Track 1. "Stuck With Being the One to Hate." Although the twenty-plus seconds of audio clips with which the band introduces the song are on the gratuitous side, "Stuck With Being the One to Hate" is a solid, if unexceptional, opener.
Track 2. "Downtown Delirium." The title track is great. Fast, loud, and snotty enough to make you want to grab a few extra handkerchiefs before heading out the door.
Track 3. "Trina's on a Postcard." Backed by a hard staccato beat and punctuated by precisely-timed eh, eh ehs, Kevin Mac delivers one of the best vocal performances of his career: both gritty and adenoidal, his singing will make you want to belt out the words along with him - and take him to an ear, nose, and throat specialist.
Track 4. "Slightly Modified Stick People." A bit on the heavier side, the disk's closing track is also its punkest. Play this loud.
Sobriquet Grade: 84 (B)
Wedge Records, 1996
The Frantics (not to be confused with the Seattle band of the same name or the Frantix, the Denver-based hardcore outfit) were a fairly successful snotcore band during the latter half of the 1990s. On Playing Dumb, the band's second 7' EP, the Frantics churn out four solid tunes decrying petty high school behavior, celebrating trouble-making grade schoolers, and championing the sort of punk rock born of slackerdom that would make the band one of the subgenre's most consistently fun groups over the next five years. Nevertheless, with the exception of a few moments on "Gimme A Doller Inc." and the title track, there's not a whole lot of pogo-worthy music on this disk. While the band's trademark buzzy guitars and nasally vocals are out in full force, Playing Dumb pales in comparison to the band's subsequent release, 1997's thoroughly rocking Downtown Delirium. Still, for a bunch of kids barely out of high school, Playing Dumb is an admirable achievement that showcases the early development of one of the snottier pop-punk bands of the late nineties.
Although the mixing on Playing Dumb is somewhat uneven (Anthony Rampant's bass is almost lost on "Bad Little Boy," for instance, and Kevin Mac's vocals would benefit from a bit more volume at times), the record is good enough to dust off for a listen every once in a while.
Sobriquet Grade: 78 (C+).
For someone who teaches a college English course centered around literary and cinematic depictions of the apocalypse, there's an inherently pleasing quality to a record as decidedly eschatological as "Winter," Amebix's 1983 sophomore release. The A-side, the brooding, bass-heavy, and anxiety-ridden title track, is an unremittingly bleak portrait of a nuclear winter: pillars of black smoke lead from the grey, lifeless earth to the grey, sunless sky. What human life remains following the unnamed calamity that has decimated the globe struggles to fend off the unabating chill that has descended. And all this is delivered in Aphid's primal growl, which sounds more like the last attempt of a freshly eviscerated man to capture in words the horror he sees as the light of life fades to black than anything approaching singing. A harrowing performance through-and-through.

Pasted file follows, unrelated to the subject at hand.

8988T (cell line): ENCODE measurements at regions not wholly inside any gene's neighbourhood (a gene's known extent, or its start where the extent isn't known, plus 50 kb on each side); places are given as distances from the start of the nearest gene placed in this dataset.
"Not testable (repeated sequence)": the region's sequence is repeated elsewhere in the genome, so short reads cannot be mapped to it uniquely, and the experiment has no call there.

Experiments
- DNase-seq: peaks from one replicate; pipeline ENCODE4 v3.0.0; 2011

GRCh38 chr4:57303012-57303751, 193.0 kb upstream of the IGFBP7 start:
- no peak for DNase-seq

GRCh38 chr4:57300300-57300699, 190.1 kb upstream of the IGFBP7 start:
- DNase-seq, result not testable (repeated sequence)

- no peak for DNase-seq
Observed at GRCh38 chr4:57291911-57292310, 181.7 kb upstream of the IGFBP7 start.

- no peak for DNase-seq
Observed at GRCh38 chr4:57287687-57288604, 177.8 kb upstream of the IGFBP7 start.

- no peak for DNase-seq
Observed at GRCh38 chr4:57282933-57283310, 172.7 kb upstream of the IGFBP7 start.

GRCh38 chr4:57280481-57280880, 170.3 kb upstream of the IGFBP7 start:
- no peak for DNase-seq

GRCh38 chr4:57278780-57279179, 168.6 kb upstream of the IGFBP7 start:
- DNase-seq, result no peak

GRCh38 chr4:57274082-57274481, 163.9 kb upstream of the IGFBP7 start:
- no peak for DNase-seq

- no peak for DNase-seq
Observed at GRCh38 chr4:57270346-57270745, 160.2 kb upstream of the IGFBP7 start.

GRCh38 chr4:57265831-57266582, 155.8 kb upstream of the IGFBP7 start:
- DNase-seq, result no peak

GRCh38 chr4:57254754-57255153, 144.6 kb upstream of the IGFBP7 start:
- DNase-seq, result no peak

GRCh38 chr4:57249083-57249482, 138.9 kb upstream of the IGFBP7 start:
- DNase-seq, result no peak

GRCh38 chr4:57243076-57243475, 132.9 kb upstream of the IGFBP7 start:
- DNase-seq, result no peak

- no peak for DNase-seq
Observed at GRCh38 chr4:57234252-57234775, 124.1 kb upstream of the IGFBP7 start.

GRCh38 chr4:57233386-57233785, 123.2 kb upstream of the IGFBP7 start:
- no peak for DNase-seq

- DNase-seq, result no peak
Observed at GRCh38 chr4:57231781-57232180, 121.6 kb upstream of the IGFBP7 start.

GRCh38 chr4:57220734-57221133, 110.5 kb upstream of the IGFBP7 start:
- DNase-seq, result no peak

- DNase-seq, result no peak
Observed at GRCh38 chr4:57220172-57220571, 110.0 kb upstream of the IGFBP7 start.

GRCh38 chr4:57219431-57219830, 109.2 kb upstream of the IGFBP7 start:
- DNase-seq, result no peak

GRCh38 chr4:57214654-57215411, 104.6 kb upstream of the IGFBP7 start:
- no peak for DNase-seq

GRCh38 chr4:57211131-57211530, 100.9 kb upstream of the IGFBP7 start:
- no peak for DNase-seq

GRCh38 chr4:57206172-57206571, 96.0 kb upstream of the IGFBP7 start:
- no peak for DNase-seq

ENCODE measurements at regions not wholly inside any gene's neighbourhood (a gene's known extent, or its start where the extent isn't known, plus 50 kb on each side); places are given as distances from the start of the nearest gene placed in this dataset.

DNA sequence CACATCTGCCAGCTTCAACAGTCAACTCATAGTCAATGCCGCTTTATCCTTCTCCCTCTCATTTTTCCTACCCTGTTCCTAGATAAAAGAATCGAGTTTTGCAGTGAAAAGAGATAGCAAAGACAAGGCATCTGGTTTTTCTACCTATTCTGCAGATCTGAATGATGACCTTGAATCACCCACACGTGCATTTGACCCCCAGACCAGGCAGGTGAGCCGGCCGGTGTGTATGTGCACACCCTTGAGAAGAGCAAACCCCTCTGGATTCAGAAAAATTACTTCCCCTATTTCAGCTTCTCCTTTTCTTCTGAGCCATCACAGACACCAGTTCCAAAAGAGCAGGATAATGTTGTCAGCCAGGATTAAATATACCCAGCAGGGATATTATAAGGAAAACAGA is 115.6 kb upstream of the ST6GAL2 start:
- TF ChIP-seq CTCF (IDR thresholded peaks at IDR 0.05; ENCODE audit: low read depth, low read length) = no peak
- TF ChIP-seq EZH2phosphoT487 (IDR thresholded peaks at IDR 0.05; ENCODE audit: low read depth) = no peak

"Beginning of the End," like the A-side, layers a droning guitar over a more urgent, even agitatedly intense, rhythm section to evoke an acutely unsettling mood. Lyrically, the song envisions a not-so-distant future in which "the machine," an unholy amalgam of corporate and governmental greed, systematically smothers individual freedom, bringing about a desolate wasteland where abject starvation and animal desperation corrode social ties, pitting neighbor against neighbor and parent against child.
Sobriquet Grade: 94 (A).
Out of Gas
Fifteen years after its release, Hudson's "Out of Gas" EP sounds woefully dated. Like quite a few of their contemporaries, Hudson played a rather generic brand of melodic hardcore that, at its best, evoked Wig Out at Denko's-era Dag Nasty. At its worst, it could come across as a sloppy aural vessel for immature sloganeering. At its most mediocre -- and Hudson falls squarely into this category -- it sounded like a talented group of people rushing into the studio a bit prematurely, struggling to play music before having codified their sonic signature. In other words, "Out of Gas" comes apart at the seams. While the band tends to stick to their hardcore template, their excursions into poppier riffs and melodic vocalization do not always work and, as a result of these poorly incorporated elements, the end product sounds less like a hybridized fusion of compatible genres than an unfinished pastiche. This is not to say that there are not some really good moments on the record, but neither are there any standout tracks. The least interesting of the lot, a cover of Generation X's "Dancing With Myself," could have salvaged the record had the band put a bit more effort into transforming the track into a hardcore version of a '77 Britpunk classic. Instead, it sounds stale and almost hesitant, as if the band can't decide whether or not they like the original. Sprinkled with the obligatory audio clips lifted from movies (in this case, Reservoir Dogs, Sixteen Candles, and Strange Brew), "Out of Gas" is about as average a disk as you could ask for. Not bad, certainly. But neither do you have to worry about getting songs stuck in your head.
Sobriquet Grade: 72 (C-).